Saturday, November 27, 2010

Much Obliged

Don't you just love it, when something unexpectedly "drops in your lap"  ... and you've an opportunity to share that glad news?   When I awoke this morning, my mind began scrolling through (then rejecting) possibilities what to share on Spiritual Sundays.  Then I discovered the following story in my email.   I hope you enjoy!

I believe that thankful people are happy people.

The late Dr. Fulton Oursler used to tell of an old woman who took care of him when he was a child -- a woman who not only expressed her thanks, but felt it. Anna was a former American slave who, after emancipation, was hired by the family for many years.

He remembered her sitting at the kitchen table, her hands folded and her eyes gazing upward as she prayed, "Much obliged, Lord, for my vittles." He asked her what vittles were and she replied that they were food and drink.

He told her that she would get food and drink whether or not she gave thanks, and Anna said, "Yes, we'll get our vittles, but it makes 'em taste better when we're thankful."

She told him that an old preacher taught her, as a little girl, to always look for things to be grateful for. So, as soon as she awoke each morning, she asked herself, "What is the first thing I can be grateful for today?" Sometimes the smell of early-morning coffee perking in the kitchen found its way to her room. On those mornings, the aroma prompted her to say, "Much obliged, Lord, for the coffee. And much obliged, too, for the smell of it!"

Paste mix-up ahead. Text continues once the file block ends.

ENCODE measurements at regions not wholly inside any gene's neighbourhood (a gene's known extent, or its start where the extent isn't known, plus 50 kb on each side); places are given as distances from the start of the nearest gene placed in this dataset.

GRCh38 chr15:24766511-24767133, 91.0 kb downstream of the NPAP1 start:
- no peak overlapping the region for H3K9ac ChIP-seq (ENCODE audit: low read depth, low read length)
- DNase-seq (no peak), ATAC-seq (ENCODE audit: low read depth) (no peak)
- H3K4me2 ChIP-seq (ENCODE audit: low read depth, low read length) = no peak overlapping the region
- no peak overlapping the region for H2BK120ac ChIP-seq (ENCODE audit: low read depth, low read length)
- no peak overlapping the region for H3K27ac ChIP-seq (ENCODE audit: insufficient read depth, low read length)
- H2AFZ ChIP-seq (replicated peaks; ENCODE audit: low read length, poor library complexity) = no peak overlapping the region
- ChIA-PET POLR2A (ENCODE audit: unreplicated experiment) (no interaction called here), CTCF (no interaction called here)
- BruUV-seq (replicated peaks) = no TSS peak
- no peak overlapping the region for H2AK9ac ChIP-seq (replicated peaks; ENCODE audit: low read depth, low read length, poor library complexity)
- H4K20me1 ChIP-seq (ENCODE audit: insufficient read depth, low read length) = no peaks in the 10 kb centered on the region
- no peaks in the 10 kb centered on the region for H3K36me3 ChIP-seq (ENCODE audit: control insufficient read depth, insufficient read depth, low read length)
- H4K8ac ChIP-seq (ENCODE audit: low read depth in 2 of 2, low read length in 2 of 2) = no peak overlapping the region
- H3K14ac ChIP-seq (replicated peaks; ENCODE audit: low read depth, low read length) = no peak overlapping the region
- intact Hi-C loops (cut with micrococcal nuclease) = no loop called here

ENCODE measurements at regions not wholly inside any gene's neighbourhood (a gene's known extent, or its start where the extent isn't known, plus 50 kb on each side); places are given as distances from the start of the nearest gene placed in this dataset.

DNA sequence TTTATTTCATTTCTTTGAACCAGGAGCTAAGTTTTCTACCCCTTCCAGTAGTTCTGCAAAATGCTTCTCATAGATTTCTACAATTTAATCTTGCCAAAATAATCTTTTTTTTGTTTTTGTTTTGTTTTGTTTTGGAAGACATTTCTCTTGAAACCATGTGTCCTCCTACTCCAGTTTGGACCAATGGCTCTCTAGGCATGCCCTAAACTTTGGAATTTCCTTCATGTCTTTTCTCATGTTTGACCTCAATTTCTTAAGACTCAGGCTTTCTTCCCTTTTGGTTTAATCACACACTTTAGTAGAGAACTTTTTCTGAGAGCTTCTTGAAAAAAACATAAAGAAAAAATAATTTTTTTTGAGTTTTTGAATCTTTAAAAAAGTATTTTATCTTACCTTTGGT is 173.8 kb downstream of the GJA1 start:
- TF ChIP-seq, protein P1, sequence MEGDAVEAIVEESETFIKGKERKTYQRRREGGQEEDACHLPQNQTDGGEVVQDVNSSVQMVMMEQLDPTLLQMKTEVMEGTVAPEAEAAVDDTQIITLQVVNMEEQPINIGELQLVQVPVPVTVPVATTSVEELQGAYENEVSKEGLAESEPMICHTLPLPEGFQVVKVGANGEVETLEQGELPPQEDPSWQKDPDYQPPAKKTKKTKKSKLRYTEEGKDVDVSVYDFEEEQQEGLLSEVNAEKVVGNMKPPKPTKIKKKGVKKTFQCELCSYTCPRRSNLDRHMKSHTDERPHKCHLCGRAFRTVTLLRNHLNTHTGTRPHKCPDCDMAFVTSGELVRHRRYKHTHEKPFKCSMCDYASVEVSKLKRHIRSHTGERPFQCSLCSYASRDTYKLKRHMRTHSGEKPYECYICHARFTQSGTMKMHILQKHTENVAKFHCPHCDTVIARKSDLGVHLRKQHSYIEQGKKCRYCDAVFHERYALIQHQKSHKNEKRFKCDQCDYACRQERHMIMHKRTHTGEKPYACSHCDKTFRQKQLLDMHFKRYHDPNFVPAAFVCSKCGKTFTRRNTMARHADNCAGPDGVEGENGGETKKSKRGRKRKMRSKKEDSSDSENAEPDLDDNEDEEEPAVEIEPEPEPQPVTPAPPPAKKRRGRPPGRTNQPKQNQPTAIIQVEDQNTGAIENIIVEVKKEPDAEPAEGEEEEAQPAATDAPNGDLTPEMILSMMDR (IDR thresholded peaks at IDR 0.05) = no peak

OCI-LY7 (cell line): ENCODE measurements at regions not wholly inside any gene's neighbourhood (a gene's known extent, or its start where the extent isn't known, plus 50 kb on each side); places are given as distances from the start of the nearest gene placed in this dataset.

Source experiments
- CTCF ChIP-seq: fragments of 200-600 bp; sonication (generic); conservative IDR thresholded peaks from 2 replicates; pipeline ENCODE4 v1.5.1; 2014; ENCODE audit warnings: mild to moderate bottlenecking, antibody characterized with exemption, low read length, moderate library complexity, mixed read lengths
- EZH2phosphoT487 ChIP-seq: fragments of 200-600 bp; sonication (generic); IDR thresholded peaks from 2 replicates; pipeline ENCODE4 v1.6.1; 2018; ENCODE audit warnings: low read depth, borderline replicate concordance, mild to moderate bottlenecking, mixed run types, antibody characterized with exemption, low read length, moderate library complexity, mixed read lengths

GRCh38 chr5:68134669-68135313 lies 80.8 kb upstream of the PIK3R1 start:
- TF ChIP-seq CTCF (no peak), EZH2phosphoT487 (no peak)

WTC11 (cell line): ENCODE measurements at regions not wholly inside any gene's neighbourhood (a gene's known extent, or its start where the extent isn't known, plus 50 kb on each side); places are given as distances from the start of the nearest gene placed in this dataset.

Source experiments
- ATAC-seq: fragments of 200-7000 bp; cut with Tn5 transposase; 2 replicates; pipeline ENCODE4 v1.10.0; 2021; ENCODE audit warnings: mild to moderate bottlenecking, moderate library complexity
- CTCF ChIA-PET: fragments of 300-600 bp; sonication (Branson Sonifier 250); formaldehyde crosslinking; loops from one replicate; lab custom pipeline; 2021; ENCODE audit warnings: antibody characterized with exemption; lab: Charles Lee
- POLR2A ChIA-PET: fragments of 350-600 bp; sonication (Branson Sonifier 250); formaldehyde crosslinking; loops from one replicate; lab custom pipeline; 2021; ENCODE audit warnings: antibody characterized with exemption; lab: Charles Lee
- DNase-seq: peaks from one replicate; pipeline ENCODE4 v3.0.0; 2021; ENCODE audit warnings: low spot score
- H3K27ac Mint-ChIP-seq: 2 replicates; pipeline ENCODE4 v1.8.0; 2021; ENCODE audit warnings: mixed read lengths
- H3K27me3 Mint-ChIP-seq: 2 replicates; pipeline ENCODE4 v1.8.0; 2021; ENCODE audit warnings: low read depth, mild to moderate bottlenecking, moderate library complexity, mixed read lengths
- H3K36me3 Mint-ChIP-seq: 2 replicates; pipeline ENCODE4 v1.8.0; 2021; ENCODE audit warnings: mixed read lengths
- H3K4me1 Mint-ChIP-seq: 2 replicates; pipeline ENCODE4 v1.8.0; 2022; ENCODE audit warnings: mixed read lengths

Young Fulton grew up and left home. One day he received a message that Anna was dying. He returned home and found her in bed with her hands folded over her white sheets, just as he had seen them folded in prayer over her white apron at the kitchen table so many times before.

He wondered what she could give thanks for at a time like this. As if reading his mind, she opened her eyes and gazed at the loving faces around her bed. Then, shutting her eyes again, she said quietly, "Much obliged, Lord, for such fine friends."

Oursler was deeply influenced by Anna's uncanny ability to always find some reason to be "much obliged."

This wise woman taught him a secret that many people have never learned: she taught him how to be happy.

-- Steve Goodier


  1. Love this story! Hope that you are keeping well,


  2. Hi Mevely317,

    I enjoyed reading this post of Anna and Fulton Oursler. This is my first visit to your post and I found words of comfort and encouragement. Learning to be thankful, a wonderful way to live.

    Blessings and peace.


  3. Great story - happiness is a learned action. sandie

  4. I love this story....much obliged Mevely for posting it...☺

  5. This story touched my heart.
    God Bless,

  6. love this story...truly beautiful!

  7. Loved this post! I'm much obliged to have read it!

  8. Wonderful! Wonderful story. In many ways we are an ungrateful people. We forget to thank God and we even forget to say "Thank you" to one another. We are rude and lack civility. Basic human courtesy is vanishing from our lives. First of all we need to get back to being grateful to God.

  9. What a great story and a good lesson for all of us to learn. :-)

    Thank You Mevely


  10. Wonderful!!!
    I'm trying to get caught up reading some favorite blogs, and I'm SO GLAD you posted this.

    I love the part about waking up and thinking about what would be the first thing that she was thankful for that day.

    Loved this.

  11. That was lovely. Have a blessed day.

  12. So beautiful, thank you for sharing.Blessings, What a wonderful lesson for me.

  13. Love this story. It is so appropriate for this Thanksgiving season too. Much obliged to you for sharing with us each week.


Thanks so much for visiting … blog friends are the BEST friends!